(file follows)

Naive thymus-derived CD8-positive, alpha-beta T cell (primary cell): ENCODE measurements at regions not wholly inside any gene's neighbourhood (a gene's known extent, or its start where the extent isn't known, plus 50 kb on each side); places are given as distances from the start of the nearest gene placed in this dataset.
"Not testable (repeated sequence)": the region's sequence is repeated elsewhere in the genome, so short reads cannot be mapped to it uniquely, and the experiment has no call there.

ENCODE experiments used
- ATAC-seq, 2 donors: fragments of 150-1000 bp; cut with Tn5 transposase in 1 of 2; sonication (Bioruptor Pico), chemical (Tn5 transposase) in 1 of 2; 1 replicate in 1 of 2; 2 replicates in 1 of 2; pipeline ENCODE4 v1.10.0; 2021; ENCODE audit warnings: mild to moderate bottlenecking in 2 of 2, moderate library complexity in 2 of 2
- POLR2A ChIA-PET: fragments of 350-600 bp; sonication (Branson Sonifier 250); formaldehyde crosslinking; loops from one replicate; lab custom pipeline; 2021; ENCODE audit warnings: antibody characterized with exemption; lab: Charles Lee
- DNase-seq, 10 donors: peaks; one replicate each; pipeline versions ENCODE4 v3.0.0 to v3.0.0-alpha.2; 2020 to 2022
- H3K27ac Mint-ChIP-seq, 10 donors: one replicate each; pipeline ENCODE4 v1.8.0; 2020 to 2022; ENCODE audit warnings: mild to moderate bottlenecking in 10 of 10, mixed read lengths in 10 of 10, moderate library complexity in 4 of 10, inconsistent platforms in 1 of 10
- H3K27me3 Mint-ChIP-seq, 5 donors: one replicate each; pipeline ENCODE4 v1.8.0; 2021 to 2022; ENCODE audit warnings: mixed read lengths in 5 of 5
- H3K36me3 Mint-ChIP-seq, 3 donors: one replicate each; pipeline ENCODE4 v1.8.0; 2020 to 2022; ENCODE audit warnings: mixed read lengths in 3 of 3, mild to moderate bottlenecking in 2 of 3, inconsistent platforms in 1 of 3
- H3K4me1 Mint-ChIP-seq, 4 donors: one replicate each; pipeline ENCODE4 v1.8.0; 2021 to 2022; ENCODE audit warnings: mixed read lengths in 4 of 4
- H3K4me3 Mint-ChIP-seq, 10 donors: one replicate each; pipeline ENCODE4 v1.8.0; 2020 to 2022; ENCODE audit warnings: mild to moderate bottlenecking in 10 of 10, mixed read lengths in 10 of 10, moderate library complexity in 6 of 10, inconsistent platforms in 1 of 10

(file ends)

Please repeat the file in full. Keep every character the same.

Naive thymus-derived CD8-positive, alpha-beta T cell (primary cell): ENCODE measurements at regions not wholly inside any gene's neighbourhood (a gene's known extent, or its start where the extent isn't known, plus 50 kb on each side); places are given as distances from the start of the nearest gene placed in this dataset.
"Not testable (repeated sequence)": the region's sequence is repeated elsewhere in the genome, so short reads cannot be mapped to it uniquely, and the experiment has no call there.

ENCODE experiments used
- ATAC-seq, 2 donors: fragments of 150-1000 bp; cut with Tn5 transposase in 1 of 2; sonication (Bioruptor Pico), chemical (Tn5 transposase) in 1 of 2; 1 replicate in 1 of 2; 2 replicates in 1 of 2; pipeline ENCODE4 v1.10.0; 2021; ENCODE audit warnings: mild to moderate bottlenecking in 2 of 2, moderate library complexity in 2 of 2
- POLR2A ChIA-PET: fragments of 350-600 bp; sonication (Branson Sonifier 250); formaldehyde crosslinking; loops from one replicate; lab custom pipeline; 2021; ENCODE audit warnings: antibody characterized with exemption; lab: Charles Lee
- DNase-seq, 10 donors: peaks; one replicate each; pipeline versions ENCODE4 v3.0.0 to v3.0.0-alpha.2; 2020 to 2022
- H3K27ac Mint-ChIP-seq, 10 donors: one replicate each; pipeline ENCODE4 v1.8.0; 2020 to 2022; ENCODE audit warnings: mild to moderate bottlenecking in 10 of 10, mixed read lengths in 10 of 10, moderate library complexity in 4 of 10, inconsistent platforms in 1 of 10
- H3K27me3 Mint-ChIP-seq, 5 donors: one replicate each; pipeline ENCODE4 v1.8.0; 2021 to 2022; ENCODE audit warnings: mixed read lengths in 5 of 5
- H3K36me3 Mint-ChIP-seq, 3 donors: one replicate each; pipeline ENCODE4 v1.8.0; 2020 to 2022; ENCODE audit warnings: mixed read lengths in 3 of 3, mild to moderate bottlenecking in 2 of 3, inconsistent platforms in 1 of 3
- H3K4me1 Mint-ChIP-seq, 4 donors: one replicate each; pipeline ENCODE4 v1.8.0; 2021 to 2022; ENCODE audit warnings: mixed read lengths in 4 of 4
- H3K4me3 Mint-ChIP-seq, 10 donors: one replicate each; pipeline ENCODE4 v1.8.0; 2020 to 2022; ENCODE audit warnings: mild to moderate bottlenecking in 10 of 10, mixed read lengths in 10 of 10, moderate library complexity in 6 of 10, inconsistent platforms in 1 of 10